Commaraswamy does a detailed analysis of the five types of dance Shiva does, with extensive and fascinating quotes from mythical literature. This fact itself makes it worth reading. However, it is when he comes to the metaphoric analysis of this dance that we understand how this essay has stood the test of time and influenced a number of people over the years.
The Dancing Shiva
Coomaraswamy sees it essentially as the interplay of the feminine Prakriti, matter, nature, symbolised by the fire circle – the dancing God, touching it at four points with his head, arms and foot, is Purusha, the masculine omnipresent spirit animating it. He writes:
The Essential Significance of Shiva’s Dance is threefold: First, it is the image of his Rhythmic Play as the Source of all Movement within the Cosmos, which is Represented by the Arch: Secondly, the Purpose of his Dance is to Release the Countless souls of men from the Snare of Illusion: Thirdly the Place of the Dance, Chidambaram, the Centre of the Universe, is within the Heart.
(For those of us who have had our tryst with mysticism in the post-Fritjof Capra era, this may be old hat. Shiva’s cosmic dance has been done to death across a lot of platforms – literary, religious and mystic. But it is when we realise the Coomaraswamy’s vision is from a century ago, that we begin to appreciate its originality.)
He gushes on:
How amazing the range of thought and sympathy of those rishi-artists who first conceived such a type as this, affording an image of reality, a key to the complex tissue of life, a theory of nature, not merely satisfactory to a single clique or race, nor acceptable to the thinkers of one century only, but universal in its appeal to the philosopher, the lover, and the artist of all ages and all countries. How supremely great in power and grace this dancing image must appear to all those who have striven in plastic forms to give expression to their intuition of Life!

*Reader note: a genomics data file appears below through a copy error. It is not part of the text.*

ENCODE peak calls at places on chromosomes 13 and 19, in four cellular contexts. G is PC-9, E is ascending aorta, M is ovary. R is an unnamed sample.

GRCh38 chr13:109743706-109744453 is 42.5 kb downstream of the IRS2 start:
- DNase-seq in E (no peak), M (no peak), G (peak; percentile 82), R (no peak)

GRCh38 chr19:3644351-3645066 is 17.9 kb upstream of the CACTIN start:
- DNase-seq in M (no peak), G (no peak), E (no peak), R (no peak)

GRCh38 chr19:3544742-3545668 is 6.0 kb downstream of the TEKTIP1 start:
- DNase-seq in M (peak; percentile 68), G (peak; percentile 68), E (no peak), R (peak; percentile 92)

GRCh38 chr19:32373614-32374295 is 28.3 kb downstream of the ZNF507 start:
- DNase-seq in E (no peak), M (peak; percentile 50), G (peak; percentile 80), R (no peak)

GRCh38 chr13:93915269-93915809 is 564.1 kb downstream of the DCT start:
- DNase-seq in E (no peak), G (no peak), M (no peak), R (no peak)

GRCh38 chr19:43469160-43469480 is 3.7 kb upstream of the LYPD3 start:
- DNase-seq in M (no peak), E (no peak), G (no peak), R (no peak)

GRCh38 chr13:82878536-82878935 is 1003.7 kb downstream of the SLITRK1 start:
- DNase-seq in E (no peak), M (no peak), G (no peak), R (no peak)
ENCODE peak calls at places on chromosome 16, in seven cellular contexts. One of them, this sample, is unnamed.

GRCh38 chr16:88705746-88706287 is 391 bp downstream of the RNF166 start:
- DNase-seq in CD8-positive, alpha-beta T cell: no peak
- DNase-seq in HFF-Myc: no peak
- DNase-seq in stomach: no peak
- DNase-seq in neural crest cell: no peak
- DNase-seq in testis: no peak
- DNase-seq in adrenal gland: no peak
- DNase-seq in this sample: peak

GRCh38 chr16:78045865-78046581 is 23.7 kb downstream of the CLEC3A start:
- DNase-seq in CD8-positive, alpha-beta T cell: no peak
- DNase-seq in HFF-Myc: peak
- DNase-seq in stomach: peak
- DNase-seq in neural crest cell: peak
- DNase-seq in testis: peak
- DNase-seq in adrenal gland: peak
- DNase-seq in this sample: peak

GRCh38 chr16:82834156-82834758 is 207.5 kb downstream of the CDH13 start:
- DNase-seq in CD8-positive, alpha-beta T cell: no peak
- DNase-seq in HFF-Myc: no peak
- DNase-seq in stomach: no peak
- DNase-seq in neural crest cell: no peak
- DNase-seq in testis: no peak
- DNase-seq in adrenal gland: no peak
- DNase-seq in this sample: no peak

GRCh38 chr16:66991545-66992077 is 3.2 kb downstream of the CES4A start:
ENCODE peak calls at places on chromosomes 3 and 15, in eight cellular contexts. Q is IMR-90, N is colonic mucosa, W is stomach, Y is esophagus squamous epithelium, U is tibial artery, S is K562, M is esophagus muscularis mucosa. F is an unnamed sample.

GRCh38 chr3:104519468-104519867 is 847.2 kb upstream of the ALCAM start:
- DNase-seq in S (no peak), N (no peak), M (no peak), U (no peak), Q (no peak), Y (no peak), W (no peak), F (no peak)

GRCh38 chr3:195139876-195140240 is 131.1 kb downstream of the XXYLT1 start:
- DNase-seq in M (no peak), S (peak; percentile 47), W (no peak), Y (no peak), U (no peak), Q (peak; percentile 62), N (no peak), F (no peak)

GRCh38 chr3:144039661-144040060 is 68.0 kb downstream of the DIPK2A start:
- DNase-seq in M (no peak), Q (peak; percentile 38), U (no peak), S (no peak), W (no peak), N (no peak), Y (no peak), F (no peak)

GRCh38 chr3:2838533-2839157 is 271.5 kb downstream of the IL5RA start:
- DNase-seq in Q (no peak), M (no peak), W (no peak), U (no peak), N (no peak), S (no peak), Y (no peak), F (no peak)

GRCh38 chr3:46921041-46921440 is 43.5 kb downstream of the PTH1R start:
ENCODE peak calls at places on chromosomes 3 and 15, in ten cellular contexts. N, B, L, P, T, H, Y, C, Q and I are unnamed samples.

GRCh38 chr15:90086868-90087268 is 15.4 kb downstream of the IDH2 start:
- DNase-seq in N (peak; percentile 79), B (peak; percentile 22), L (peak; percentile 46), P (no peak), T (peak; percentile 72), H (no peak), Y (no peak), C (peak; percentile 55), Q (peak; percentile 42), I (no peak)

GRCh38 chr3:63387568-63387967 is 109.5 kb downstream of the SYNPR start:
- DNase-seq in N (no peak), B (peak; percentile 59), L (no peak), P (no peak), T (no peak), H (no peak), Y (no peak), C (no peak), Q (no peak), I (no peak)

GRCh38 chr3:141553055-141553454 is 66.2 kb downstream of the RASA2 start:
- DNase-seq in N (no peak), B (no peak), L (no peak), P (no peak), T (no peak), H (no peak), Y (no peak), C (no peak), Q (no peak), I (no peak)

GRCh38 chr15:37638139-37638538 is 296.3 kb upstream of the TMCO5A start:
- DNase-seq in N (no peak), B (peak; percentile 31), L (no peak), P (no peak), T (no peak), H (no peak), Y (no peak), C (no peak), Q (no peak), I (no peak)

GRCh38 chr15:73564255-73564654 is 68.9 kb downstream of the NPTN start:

… In the night of Brahma, Nature is inert, and cannot dance till Shiva wills it: He rises from His rapture, and dancing sends through inert matter pulsing waves of awakening sound, and lo! matter also dances appearing as a glory round about Him. Dancing, He sustains its manifold phenomena. In the fulness of time, still dancing, he destroys all forms and names by fire and gives new rest. This is poetry; but none the less, science.
Yes indeed. As a connoisseur of art, dance and literature, I will emphatically say that this image is worth tripping on!
Now, coming to the essays on Indian art and music: it would be tempting to analyse each one in detail, but the exigencies of time and space compel one to economise. So I would just elaborate upon the common thread running across them, so as to emphasise the author’s intentions.
One must bear in mind that at the time of the writing of this book, India was an area of darkness to the majority in the West: it was all “Indiana Jones and the Temple of Doom” stuff. So Coomaraswamy is at pains to justify the beauty of Indian art, mostly abstract and non-representational, to a largely unsympathetic European audience (it is amusing in some cases, as in the essay ‘Indian Images with Many Arms’, where he is at pains to point out that these are metaphorical and not meant to represent reality: elementary school stuff nowadays, in the age of ‘Guernica’). Similarly, he points out the difference between Indian and Western music; the former is purely melodic while the latter is harmonic.